FIG. 2C illustrates a cross-sectional view of another preferred embodiment of the invention; and

FIGS. 3A to 3B depict a method for manufacturing the preferred embodiment in FIG. 2A.

DESCRIPTION OF THE PREFERRED EMBODIMENTS

Reference will now be made in detail to the present preferred embodiments of the invention, examples of which are illustrated in the accompanying drawings. Wherever possible, the same reference numbers are used in the drawings and the description to refer to the same or like parts.

The optical interference display panel has a substrate, an optical interference reflection structure, and an opaque protection structure. The optical interference reflection structure has many color-changeable pixels and is formed on the substrate. The opaque protection structure is adhered and fixed onto the substrate with an adhesive, thus enclosing the optical interference reflection structure between the substrate and the opaque protection structure. The opaque protection structure blocks and/or absorbs light, and light thus is not emitted outward by passing through defects in the optical interference reflection structure. Moreover, the opaque protection structure and the adhesive also prevent the optical interference reflection structure from being damaged by an external environment.

FIG. 2A illustrates a cross-sectional view of one preferred embodiment of the invention. The optical interference reflection structure has a plurality of color-changeable pixels. For clarity and ease of understanding, the following descriptions and figures use only one color-changeable pixel 100 to represent the optical interference reflection structure inside the optical interference display panel of this preferred embodiment.

As illustrated in FIG. 2A, a flat protection structure 200 a is adhered to a substrate 110 with an adhesive 202. The substrate 110 is a glass substrate or a substrate transparent to visible light. The flat protection structure 200 a reduces the possibility that an external force reaches the color-changeable pixel 100. Moreover, the adhesive 202 seals the optical interference reflection structure between the substrate 110 and the flat protection structure 200 a. The adhesive 202 is used to isolate the color-changeable pixel 100 from an external environment and prevent it from being damaged by water, dust and oxygen in the air.

When water in the air gets into the cavity 108 of the color-changeable pixel 100, the electrostatic force caused by the water is very large (because the depth D of the cavity is very small) and thus inhibits the color-changeable pixel 100 from being switched successfully. When the metal film, such as the light-incident electrode or the light-reflection electrode of the color-changeable pixel is in contact with oxygen, the metal film is very easily oxidized, and the optical and electrical properties of the color-changeable pixel 100 are adversely affected.

In the preferred embodiment, the adhesive 202 is not only used to adhere the flat protection structure 200 a to the substrate 110 but also to isolate the color-changeable pixel 100 from an external environment. The high isolation effectively protects the color-changeable pixel 100 from damage. According to one preferred embodiment of the invention, when the adhesive joins the flat protection structure 200 a to the substrate 110 such that the color-changeable pixel is hermetically sealed, the reliability and the lifetime of the color-changeable pixel are substantially increased.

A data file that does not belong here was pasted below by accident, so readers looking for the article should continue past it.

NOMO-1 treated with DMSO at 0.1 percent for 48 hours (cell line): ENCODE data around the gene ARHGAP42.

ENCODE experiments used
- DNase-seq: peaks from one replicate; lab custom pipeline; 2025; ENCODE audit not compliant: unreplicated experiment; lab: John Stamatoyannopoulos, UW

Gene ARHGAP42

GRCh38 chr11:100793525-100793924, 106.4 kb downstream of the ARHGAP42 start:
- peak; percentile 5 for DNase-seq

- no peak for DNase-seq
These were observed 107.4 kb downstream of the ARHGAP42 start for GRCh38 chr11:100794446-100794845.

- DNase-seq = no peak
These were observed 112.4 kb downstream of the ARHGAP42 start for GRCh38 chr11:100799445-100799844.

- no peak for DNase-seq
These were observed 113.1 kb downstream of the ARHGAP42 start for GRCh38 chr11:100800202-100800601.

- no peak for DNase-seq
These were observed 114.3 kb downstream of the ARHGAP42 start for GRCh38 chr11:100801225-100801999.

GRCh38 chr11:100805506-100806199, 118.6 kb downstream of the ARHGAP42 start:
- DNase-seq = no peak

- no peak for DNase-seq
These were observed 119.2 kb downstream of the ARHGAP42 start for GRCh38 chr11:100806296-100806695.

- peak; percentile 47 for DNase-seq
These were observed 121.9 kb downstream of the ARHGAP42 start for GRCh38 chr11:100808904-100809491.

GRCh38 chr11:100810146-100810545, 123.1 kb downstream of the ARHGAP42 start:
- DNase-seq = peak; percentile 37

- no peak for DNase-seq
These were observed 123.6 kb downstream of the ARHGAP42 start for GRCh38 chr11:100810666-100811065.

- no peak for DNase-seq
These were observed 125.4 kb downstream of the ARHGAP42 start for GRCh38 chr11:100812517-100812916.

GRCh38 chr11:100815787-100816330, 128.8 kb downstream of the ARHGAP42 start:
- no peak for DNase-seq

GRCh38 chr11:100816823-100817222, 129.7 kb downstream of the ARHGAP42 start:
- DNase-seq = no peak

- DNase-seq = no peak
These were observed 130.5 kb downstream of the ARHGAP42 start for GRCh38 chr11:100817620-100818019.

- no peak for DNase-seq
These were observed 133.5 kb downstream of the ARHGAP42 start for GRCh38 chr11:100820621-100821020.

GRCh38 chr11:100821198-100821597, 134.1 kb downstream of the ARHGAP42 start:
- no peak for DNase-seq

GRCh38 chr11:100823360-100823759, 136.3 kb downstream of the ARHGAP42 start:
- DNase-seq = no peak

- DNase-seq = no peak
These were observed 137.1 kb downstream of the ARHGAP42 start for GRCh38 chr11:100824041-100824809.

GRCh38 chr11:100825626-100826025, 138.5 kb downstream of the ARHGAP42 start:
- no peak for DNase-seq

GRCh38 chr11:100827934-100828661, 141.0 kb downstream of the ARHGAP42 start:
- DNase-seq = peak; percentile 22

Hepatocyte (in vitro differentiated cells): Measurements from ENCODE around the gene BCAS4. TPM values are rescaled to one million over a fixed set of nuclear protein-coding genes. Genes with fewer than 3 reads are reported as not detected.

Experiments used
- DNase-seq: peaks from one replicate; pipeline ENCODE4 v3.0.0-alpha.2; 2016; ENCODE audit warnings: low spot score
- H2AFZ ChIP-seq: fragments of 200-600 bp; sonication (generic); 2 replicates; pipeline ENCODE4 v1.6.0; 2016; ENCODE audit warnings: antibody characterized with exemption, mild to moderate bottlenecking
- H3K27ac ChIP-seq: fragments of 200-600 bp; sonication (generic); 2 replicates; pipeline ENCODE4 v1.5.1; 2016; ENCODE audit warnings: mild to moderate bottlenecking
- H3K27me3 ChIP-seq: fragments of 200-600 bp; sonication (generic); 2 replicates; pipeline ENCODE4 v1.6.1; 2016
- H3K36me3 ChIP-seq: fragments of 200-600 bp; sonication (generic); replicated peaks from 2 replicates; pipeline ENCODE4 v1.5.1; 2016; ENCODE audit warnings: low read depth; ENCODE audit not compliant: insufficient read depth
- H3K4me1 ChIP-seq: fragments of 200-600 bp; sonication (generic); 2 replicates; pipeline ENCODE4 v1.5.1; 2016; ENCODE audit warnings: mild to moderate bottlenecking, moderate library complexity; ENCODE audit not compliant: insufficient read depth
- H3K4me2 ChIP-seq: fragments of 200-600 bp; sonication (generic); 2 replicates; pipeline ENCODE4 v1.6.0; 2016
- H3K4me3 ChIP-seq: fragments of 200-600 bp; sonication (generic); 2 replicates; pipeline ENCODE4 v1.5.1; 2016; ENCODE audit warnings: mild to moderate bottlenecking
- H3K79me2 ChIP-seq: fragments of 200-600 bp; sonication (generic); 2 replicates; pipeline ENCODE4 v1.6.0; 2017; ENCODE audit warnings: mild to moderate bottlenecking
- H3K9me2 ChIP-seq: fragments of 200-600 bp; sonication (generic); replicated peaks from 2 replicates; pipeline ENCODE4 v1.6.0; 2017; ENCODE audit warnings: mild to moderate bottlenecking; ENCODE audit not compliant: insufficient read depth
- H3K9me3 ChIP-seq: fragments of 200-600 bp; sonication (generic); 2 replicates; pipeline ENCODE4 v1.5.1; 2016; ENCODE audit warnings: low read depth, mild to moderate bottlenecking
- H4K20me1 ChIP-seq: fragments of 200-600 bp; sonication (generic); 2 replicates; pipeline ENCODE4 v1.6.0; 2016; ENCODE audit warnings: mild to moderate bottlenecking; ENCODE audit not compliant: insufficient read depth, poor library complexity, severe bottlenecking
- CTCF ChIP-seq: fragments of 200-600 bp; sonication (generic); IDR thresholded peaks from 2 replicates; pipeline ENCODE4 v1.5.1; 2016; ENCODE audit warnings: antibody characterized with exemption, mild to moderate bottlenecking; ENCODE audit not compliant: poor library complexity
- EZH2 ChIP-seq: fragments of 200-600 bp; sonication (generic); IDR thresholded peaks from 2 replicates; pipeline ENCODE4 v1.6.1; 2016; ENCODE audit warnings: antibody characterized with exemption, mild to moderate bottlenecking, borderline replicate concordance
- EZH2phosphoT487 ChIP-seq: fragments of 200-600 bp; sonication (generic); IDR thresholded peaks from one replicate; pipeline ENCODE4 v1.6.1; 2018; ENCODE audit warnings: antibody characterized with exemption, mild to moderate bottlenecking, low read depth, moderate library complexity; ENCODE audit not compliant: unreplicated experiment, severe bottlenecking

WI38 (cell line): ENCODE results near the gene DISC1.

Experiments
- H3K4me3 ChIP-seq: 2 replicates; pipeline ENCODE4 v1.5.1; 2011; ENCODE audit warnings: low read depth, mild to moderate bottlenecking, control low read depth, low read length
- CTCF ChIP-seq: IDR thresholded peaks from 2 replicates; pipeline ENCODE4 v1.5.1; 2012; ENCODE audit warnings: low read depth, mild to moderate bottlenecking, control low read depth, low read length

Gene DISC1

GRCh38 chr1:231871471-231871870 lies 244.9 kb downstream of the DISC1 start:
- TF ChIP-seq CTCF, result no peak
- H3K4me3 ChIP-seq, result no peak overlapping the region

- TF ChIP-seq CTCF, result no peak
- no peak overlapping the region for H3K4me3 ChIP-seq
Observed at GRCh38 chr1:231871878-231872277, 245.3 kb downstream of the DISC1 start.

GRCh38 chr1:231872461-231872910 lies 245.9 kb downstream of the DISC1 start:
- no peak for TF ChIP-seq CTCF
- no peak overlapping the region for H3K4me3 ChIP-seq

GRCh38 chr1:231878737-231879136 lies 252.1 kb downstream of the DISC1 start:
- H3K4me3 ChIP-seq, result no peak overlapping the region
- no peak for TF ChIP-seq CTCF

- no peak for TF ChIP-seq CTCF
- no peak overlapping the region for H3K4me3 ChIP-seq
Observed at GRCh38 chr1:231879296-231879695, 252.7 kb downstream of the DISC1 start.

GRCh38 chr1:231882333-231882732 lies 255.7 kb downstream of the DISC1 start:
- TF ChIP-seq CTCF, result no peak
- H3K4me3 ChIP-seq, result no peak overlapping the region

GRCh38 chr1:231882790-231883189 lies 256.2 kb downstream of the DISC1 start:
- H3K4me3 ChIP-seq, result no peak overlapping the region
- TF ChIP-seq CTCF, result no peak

The flat protection structure 200 a is made of an opaque material or a light absorptive material, such as a metal material or an opaque polymer. The opaque polymer can be a dyed polymer, e.g. a plastic mixed with a black dye. The adhesive 202 comprises a material such as a UV glue or a thermosetting adhesive. However, other adhesives suitable for adhering the opaque protection structure and the substrate are available to be used in the invention and are not limited by this embodiment.

In addition, during the adhering of the flat protection structure 200 a to the substrate 110, a pressing procedure is usually used to position the flat protection structure 200 a and the substrate 110 closer and tighter. In order to prevent the flat protection structure 200 a from crushing the wall 104 of the color-changeable pixel 100, or to prevent the opaque protection structure from being shifted or tilted to the substrate 110 by an external force, the preferred embodiment adds spacers into the adhesive 202.

The adhesive 202 with spacers keeps a predetermined distance between the flat protection structure 200 a and the substrate 110 and prevents the flat protection structure 200 a from damaging the color-changeable pixel 100. In one example of the preferred embodiment, the size of the spacers is about 100 □m, and the size of the color-changeable pixel 100 is typically less than 1 □m. Therefore, there is a very large distance between the flat protection structure 200 a and the wall 104, thus avoiding the foregoing possibility of being crushed.

FIG. 2B illustrates a cross-sectional view of another preferred embodiment of the invention. The flat protection structure 200 b is a combination of a substrate 212 and an opaque film 214. The opaque film 214 is deposited on either the side of the substrate 212 that is near the color-changeable pixel 100 or on the other side of the substrate 212.

According to one preferred embodiment of the invention, the opaque film 214 is located on the side of the substrate 212 near the color-changeable pixel 100. In this configuration, the opaque film 214 prevents external light from shining inward from the substrate 212 and passing through defects in the color-changeable pixel 100 to cause bad pixels. In addition, the opaque film 214 can directly absorb as well as prevent reflection of light that is passing through defects in the color-changeable pixel 100, thereby preventing the light from being reflected by the substrate 212 to cause bad pixels.